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How To Get the Most Out of Your Rheumatologist Visit

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Get the Most Out of Your Rheumatologist Visit


Make a list of questions that you want to ask your doctor. Whether you write them down on paper and put them in your wallet or purse or type them into your phone and take your phone with you, listing all of the questions you want to ask your doctor in advance helps make the most of the short period you will have with them. Many people get flustered talking with doctors or distracted by the doctor’s questions and forget to ask all of their own questions. Include any ongoing issues that you would like to address. Patients should also list goals for their treatment, such as “reduce knee pain so I can walk more.”

Journal as Data

Keep a journal of your symptoms, their severity, and any medications (over the counter or prescription) you use to try to treat them. Do you have brain fog, cognitive impairment, pain, swelling, or stiffness? Record that data! Use a 3-level scale to quantify your symptoms. Level 1 is fully functional, level 2 is applicable but impaired by signs, and level 3 cannot function. Keep it simple so that you will be able to enter your data easily and quickly every day. Yes, every day. Be honest, don’t downplay symptoms. Note anything that worsens or improves your condition. Take a printed copy with you. Take it every time you go to see your rheumatologist. Make sure they scan it into your records so that there’s documentation of your progress and level of function directly in your medical record.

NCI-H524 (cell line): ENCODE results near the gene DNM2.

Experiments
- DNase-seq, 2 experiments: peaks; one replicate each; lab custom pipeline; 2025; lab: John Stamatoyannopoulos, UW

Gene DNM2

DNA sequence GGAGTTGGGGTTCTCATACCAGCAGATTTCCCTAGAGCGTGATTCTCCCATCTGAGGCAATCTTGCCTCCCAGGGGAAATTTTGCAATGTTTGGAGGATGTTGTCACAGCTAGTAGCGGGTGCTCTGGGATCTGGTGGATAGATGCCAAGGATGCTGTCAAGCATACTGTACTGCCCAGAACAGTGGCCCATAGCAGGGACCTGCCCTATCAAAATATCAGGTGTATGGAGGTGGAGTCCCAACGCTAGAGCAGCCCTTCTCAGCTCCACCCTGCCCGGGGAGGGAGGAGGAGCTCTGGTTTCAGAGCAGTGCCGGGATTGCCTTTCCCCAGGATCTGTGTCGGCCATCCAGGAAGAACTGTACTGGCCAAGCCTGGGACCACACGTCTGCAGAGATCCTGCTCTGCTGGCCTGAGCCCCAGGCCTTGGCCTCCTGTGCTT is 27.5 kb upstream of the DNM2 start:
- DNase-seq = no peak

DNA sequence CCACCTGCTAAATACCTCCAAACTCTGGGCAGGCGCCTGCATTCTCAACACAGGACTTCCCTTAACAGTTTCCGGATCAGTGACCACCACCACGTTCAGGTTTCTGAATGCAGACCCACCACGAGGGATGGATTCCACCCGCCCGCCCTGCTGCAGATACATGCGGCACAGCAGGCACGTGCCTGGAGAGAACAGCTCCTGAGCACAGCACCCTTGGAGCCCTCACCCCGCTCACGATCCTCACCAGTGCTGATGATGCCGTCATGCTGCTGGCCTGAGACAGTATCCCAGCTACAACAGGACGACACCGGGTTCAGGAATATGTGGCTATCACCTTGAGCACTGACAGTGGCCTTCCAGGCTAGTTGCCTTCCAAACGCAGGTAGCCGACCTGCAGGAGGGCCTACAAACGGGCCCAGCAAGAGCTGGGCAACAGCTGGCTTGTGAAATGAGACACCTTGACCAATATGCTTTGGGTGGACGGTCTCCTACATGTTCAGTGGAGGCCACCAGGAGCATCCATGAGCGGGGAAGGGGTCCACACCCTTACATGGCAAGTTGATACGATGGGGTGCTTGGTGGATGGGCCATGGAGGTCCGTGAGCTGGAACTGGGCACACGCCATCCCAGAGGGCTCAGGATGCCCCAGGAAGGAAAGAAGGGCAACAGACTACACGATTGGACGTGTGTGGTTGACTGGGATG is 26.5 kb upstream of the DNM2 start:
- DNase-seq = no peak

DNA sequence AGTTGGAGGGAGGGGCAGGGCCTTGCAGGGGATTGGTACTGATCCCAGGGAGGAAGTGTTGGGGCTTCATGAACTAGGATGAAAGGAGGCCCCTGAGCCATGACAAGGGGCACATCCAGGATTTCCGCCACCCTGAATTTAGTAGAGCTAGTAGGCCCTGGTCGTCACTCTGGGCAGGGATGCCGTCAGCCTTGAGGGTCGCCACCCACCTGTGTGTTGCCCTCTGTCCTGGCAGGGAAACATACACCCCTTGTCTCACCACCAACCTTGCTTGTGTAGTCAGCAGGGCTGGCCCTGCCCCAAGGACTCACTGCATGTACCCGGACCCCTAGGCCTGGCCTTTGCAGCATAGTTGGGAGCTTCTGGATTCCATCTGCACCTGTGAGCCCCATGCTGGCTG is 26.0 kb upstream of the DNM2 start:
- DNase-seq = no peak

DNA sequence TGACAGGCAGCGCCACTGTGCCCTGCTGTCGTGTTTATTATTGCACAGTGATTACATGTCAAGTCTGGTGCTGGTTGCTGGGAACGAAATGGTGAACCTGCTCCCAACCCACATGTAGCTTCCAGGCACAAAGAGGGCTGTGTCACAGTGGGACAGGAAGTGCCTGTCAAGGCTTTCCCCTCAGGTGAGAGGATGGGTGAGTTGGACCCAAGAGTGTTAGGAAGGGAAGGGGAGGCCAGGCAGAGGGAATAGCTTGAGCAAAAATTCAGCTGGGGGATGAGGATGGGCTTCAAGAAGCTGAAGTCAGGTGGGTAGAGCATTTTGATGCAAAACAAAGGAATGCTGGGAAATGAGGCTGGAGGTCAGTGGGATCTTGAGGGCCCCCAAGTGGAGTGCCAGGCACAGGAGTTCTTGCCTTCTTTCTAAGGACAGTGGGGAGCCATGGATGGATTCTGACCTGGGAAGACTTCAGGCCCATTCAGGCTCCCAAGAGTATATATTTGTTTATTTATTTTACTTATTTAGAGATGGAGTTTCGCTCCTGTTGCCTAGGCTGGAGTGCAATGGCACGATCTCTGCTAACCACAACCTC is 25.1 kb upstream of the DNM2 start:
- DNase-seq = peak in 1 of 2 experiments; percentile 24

Do the Research

Your doctor’s purpose is not to educate you about your illness. That is the patient’s responsibility. Patients who actively participate in their health care have much better outcomes. Yes, it is tedious and anxiety-provoking to read about this disease but to receive the best treatment, patients need to know the terminology and communicate effectively. The Mayo Clinic’s web page is a great place to start researching treatments.